AWS has data centers located all over the world. To complicate their pricing further, each region has different prices for certain products. Which region is the cheapest? Which one should you build your network architecture in?
US East Is Usually The Cheapest
Taking a look at this pricing chart from Concurrency Labs, it’s clear that both US East regions,
us-east-1 (Northern Virginia) and
us-east-2 (Ohio), are priced very low compared to the others.
us-west-2 (Oregon) is also very low, but
us-west-1 suffers from Silicon Valley pricing and is much more expensive. Mumbai (India) is also surprisingly quite cheap when compared to the rest of the world.
As for all the other regions, they’re all more expensive than these four. The European regions are generally around 10% more expensive, with Stockholm being the cheapest of them all—only 6% more expensive than the cheapest U.S. regions. The Asia market is about 20-25% more expensive, with Seoul being the cheapest on that side of the world at only 10% more than US East.
Data pricing is a large part of AWS, and something that changes based on region. CloudFront’s pricing page provides a good overview of it:
Data out from CloudFront to North America and Europe is the cheapest and priced the same. For the rest of the world, it’s a bit more expensive, with South America again topping the list. With CloudFront though, you pay for this data anyway as long as you have South American visitors, so there isn’t much you can change about it.
For internal data transfer, most regions are the same. Looking at S3’s pricing, data out from S3 to any region is $0.02 per GB. However, if you’re transferring from
us-east-2 or vice-versa, the charge is only $0.01. This doesn’t apply, however, if you’re transferring within the same region, so it only really matters if you have servers in both Ohio and Northern Virginia.
If you’re picking a region based on pricing alone, Northern Virginia and Ohio should be your first picks on the East coast, with Oregon for the West. Avoid Northern California if you can, as it’s about 20% more expensive.
If you need servers around the world, Stockholm and Seoul are the cheapest options for the European and Asian markets respectively, and you can cover most of the globe with those two points alone.
Whichever region you choose, stick to that region and also always use the same Availability Zone, as there are fees for transferring data across them. Even though they’re part of the same region, Availability Zones are physically separated data centers, and data between them still must travel over the general internet pipes.
Choose Other Regions for Better Latency
With how expensive some of the AWS regions are, the only real reason to choose a more expensive region is if the location matters more than the price.
For example, if you’re a startup working out of Silicon Valley and you really want low latency, you may be okay with paying a 20% premium. For services like Uber that depend on lowest latency possible to major metropolitan areas, paying for location in Northern California is just the cost of doing business.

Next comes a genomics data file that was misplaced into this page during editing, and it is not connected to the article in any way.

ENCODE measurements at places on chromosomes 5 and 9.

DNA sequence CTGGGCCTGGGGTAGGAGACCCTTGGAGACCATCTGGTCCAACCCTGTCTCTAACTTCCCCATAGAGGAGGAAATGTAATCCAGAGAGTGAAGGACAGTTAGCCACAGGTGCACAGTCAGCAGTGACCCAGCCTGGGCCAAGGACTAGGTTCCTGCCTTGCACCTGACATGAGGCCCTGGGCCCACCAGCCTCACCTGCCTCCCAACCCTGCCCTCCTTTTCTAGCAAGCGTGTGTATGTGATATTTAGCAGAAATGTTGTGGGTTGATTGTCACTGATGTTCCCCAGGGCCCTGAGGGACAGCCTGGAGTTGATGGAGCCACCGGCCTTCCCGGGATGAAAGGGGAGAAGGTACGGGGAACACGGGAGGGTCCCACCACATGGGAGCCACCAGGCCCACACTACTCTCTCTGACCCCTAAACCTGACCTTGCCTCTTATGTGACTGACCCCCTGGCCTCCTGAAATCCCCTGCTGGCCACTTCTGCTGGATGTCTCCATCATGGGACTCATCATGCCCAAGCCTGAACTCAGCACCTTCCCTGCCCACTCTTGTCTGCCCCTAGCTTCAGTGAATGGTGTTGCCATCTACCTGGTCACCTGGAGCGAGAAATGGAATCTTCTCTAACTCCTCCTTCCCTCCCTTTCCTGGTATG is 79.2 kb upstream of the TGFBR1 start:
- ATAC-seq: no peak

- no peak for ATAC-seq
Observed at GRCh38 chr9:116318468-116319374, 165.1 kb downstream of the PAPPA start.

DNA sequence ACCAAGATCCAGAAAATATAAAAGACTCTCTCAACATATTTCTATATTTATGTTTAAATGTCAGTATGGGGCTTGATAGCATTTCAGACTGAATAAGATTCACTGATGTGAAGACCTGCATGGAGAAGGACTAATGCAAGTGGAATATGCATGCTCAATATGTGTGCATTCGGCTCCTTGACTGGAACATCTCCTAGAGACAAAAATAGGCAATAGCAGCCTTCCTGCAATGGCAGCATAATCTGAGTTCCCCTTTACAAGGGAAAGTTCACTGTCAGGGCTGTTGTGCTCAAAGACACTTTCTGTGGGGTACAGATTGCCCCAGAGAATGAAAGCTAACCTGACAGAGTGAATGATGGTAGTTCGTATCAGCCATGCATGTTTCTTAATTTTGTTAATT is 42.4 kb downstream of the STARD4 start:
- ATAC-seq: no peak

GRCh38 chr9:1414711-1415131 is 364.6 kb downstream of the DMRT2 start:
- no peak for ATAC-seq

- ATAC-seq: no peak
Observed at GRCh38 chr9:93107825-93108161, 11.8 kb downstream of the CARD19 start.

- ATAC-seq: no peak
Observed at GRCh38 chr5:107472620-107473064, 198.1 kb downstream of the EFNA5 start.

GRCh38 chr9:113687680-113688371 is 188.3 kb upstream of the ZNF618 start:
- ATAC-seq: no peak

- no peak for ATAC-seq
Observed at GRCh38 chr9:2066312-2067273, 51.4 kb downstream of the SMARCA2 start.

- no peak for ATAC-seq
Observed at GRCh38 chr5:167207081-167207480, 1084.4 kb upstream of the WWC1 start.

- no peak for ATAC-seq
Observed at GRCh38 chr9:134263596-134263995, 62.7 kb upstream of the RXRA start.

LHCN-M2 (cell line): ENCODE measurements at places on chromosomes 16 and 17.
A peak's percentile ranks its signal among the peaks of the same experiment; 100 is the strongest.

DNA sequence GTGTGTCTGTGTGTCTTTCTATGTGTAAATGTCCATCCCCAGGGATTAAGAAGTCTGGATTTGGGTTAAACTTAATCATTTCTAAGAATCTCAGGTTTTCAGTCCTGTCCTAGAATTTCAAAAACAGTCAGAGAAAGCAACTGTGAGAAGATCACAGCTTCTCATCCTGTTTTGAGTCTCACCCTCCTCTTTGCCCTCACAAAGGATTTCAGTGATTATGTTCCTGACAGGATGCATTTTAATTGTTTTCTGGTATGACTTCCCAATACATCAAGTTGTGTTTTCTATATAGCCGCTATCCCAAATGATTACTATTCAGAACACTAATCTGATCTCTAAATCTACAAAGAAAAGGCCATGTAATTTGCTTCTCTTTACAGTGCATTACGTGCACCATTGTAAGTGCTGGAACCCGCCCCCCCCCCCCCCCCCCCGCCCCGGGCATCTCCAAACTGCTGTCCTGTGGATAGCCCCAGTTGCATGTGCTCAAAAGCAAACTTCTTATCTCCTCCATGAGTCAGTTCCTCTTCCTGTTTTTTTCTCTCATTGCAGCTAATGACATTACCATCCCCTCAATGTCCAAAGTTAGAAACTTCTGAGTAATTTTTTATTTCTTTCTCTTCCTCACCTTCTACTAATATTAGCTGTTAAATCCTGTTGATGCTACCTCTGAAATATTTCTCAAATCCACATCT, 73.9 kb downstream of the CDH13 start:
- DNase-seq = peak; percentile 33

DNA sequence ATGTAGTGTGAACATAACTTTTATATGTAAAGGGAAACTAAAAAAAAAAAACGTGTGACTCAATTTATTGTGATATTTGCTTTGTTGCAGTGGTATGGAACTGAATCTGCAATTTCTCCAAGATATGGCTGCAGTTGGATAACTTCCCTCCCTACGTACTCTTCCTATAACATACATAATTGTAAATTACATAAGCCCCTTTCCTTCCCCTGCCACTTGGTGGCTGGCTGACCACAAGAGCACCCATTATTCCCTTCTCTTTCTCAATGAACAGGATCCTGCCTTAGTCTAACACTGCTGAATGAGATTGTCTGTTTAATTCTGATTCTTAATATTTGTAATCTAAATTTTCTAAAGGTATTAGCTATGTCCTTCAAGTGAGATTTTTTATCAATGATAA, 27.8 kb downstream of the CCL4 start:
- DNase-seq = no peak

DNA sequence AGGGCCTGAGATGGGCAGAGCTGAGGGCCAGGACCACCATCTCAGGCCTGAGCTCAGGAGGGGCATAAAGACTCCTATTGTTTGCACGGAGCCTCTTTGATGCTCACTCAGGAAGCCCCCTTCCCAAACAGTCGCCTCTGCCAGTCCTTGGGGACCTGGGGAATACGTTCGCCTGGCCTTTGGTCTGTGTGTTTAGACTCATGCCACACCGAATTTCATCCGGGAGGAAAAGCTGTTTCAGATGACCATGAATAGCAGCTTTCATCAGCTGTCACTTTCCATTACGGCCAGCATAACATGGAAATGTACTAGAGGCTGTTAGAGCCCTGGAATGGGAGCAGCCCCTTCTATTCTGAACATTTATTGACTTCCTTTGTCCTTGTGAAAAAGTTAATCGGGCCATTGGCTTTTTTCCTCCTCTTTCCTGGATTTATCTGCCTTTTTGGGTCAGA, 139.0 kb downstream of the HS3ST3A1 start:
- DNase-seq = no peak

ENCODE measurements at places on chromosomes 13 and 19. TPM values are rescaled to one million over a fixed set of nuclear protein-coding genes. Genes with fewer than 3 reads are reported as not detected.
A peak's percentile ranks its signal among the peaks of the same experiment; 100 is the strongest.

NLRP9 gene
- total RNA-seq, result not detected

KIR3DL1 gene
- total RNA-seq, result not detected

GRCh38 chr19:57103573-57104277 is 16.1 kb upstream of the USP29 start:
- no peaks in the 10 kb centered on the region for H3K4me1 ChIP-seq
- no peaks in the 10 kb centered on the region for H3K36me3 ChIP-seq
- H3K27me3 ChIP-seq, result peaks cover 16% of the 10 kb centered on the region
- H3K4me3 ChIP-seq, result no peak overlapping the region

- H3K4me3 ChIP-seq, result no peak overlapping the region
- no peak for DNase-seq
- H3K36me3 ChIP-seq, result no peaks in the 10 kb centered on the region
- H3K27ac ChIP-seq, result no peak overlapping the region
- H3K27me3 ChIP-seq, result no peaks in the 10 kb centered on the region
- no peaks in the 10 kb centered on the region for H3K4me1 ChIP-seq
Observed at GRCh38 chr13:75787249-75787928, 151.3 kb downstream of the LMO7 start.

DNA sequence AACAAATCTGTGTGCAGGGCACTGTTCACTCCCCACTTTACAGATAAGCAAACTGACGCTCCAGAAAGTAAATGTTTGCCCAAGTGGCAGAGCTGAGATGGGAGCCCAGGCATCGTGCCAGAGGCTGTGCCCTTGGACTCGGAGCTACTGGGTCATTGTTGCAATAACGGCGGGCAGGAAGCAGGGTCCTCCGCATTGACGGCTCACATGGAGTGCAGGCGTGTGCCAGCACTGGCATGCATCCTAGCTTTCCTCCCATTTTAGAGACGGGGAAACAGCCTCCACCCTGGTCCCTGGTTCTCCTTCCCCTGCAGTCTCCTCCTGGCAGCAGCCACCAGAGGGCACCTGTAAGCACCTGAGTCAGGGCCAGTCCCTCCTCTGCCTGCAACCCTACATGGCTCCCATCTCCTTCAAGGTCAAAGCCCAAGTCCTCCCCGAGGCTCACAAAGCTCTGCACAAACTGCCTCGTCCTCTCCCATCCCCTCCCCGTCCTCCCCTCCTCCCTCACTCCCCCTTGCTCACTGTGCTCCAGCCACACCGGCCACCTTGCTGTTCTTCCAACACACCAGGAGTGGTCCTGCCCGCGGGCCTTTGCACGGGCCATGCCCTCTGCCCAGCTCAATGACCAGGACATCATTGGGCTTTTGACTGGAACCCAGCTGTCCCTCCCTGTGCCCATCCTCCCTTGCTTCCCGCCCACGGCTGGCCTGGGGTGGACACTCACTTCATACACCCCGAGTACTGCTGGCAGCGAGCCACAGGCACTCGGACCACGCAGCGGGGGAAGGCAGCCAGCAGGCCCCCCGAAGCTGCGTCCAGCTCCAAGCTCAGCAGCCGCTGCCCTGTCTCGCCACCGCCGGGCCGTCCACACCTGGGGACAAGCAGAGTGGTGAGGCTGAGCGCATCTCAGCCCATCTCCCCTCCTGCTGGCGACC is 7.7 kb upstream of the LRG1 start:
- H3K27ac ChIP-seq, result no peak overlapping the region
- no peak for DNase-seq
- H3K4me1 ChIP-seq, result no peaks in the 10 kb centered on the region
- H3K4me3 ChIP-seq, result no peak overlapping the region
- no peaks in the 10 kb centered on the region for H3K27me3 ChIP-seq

For many applications though, latency doesn’t matter too much unless your site or service is extremely optimized. Taking a look at this map of AWS’s regions, many places don’t have data centers in their backyard. There’s no
us-central region (yet), because more people live closer to the coasts, and the latency isn’t really over 50ms to either coast or Ohio anyway.
If you want to cover most of the world with relatively low latency overall while minimizing costs, you should build your infrastructure in four or five locations:
- Ohio, as it’s closer to central United States than Virginia and equidistant from most of the East coast. Virginia would also be a good option here.
- Oregon to cover the west coast.
- Stockholm (Sweden) to cover Europe.
- Seoul (South Korea) to cover the Pacific and Asia region.
- Mumbai (India) is nearly as cheap as the United States, so having servers here would be a better idea for the South Pacific region compared to Singapore or the Bahrain (Middle East) regions.
Really, if you care a lot about latency, you should use a CDN like AWS’s CloudFront anyway. A CDN caches your website on servers around the world, and serves your site from that cache instead of making the trip to it. This relieves some stress from your primary web servers, and also gives you the benefit of having your network’s edge physically closer to any given user. This speeds up loading times and reduces the time spent in TCP handshakes.
CDNs can’t cache everything though, so for some pages (particularly when a user is signed in and browsing authenticated content), they’ll have to ping your server’s origin to fetch updated content. This is where having servers around the globe really helps with overall latency.
If you have a lot of servers around the globe, you can benefit from DNS-level geographic routing with AWS’s Route 53 DNS service. Route 53 can dynamically route users to the lowest latency endpoint available, so you get the full benefit of having closer origin servers.
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